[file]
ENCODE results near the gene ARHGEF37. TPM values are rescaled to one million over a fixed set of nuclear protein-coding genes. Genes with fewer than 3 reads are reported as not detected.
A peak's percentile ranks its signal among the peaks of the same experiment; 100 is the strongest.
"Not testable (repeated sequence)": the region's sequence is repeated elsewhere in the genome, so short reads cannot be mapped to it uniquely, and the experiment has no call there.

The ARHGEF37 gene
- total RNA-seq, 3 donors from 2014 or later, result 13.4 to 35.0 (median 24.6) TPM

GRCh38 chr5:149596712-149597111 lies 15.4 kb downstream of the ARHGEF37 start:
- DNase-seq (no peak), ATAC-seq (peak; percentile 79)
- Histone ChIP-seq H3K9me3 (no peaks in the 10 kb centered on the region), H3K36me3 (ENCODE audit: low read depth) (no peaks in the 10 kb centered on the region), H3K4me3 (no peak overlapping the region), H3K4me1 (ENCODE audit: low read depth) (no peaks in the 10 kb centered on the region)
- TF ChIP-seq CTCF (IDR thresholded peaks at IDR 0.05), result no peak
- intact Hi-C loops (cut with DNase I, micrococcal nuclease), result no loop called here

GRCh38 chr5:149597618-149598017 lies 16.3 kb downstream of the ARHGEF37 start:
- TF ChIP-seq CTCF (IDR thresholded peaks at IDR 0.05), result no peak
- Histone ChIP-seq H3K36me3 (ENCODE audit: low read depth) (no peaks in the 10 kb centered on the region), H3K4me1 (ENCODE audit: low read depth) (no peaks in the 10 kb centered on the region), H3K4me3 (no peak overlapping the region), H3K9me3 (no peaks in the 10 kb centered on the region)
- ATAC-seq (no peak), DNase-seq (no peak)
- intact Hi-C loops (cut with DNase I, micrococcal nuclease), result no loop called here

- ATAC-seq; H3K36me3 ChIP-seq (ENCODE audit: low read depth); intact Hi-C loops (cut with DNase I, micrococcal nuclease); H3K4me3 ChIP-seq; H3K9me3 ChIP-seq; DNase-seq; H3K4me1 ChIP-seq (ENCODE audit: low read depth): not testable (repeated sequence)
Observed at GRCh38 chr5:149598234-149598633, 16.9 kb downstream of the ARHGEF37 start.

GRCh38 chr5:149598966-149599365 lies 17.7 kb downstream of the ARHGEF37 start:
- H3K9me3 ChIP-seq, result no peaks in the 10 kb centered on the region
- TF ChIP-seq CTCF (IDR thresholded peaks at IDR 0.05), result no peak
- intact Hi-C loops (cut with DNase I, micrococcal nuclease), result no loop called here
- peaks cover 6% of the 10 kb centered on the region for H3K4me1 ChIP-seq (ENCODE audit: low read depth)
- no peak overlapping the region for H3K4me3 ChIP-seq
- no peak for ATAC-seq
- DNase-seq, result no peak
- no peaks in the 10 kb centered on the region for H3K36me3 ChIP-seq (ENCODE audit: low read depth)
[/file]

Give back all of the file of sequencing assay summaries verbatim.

ENCODE results near the gene ARHGEF37. TPM values are rescaled to one million over a fixed set of nuclear protein-coding genes. Genes with fewer than 3 reads are reported as not detected.
A peak's percentile ranks its signal among the peaks of the same experiment; 100 is the strongest.
"Not testable (repeated sequence)": the region's sequence is repeated elsewhere in the genome, so short reads cannot be mapped to it uniquely, and the experiment has no call there.

The ARHGEF37 gene
- total RNA-seq, 3 donors from 2014 or later, result 13.4 to 35.0 (median 24.6) TPM

GRCh38 chr5:149596712-149597111 lies 15.4 kb downstream of the ARHGEF37 start:
- DNase-seq (no peak), ATAC-seq (peak; percentile 79)
- Histone ChIP-seq H3K9me3 (no peaks in the 10 kb centered on the region), H3K36me3 (ENCODE audit: low read depth) (no peaks in the 10 kb centered on the region), H3K4me3 (no peak overlapping the region), H3K4me1 (ENCODE audit: low read depth) (no peaks in the 10 kb centered on the region)
- TF ChIP-seq CTCF (IDR thresholded peaks at IDR 0.05), result no peak
- intact Hi-C loops (cut with DNase I, micrococcal nuclease), result no loop called here

GRCh38 chr5:149597618-149598017 lies 16.3 kb downstream of the ARHGEF37 start:
- TF ChIP-seq CTCF (IDR thresholded peaks at IDR 0.05), result no peak
- Histone ChIP-seq H3K36me3 (ENCODE audit: low read depth) (no peaks in the 10 kb centered on the region), H3K4me1 (ENCODE audit: low read depth) (no peaks in the 10 kb centered on the region), H3K4me3 (no peak overlapping the region), H3K9me3 (no peaks in the 10 kb centered on the region)
- ATAC-seq (no peak), DNase-seq (no peak)
- intact Hi-C loops (cut with DNase I, micrococcal nuclease), result no loop called here

- ATAC-seq; H3K36me3 ChIP-seq (ENCODE audit: low read depth); intact Hi-C loops (cut with DNase I, micrococcal nuclease); H3K4me3 ChIP-seq; H3K9me3 ChIP-seq; DNase-seq; H3K4me1 ChIP-seq (ENCODE audit: low read depth): not testable (repeated sequence)
Observed at GRCh38 chr5:149598234-149598633, 16.9 kb downstream of the ARHGEF37 start.

GRCh38 chr5:149598966-149599365 lies 17.7 kb downstream of the ARHGEF37 start:
- H3K9me3 ChIP-seq, result no peaks in the 10 kb centered on the region
- TF ChIP-seq CTCF (IDR thresholded peaks at IDR 0.05), result no peak
- intact Hi-C loops (cut with DNase I, micrococcal nuclease), result no loop called here
- peaks cover 6% of the 10 kb centered on the region for H3K4me1 ChIP-seq (ENCODE audit: low read depth)
- no peak overlapping the region for H3K4me3 ChIP-seq
- no peak for ATAC-seq
- DNase-seq, result no peak
- no peaks in the 10 kb centered on the region for H3K36me3 ChIP-seq (ENCODE audit: low read depth)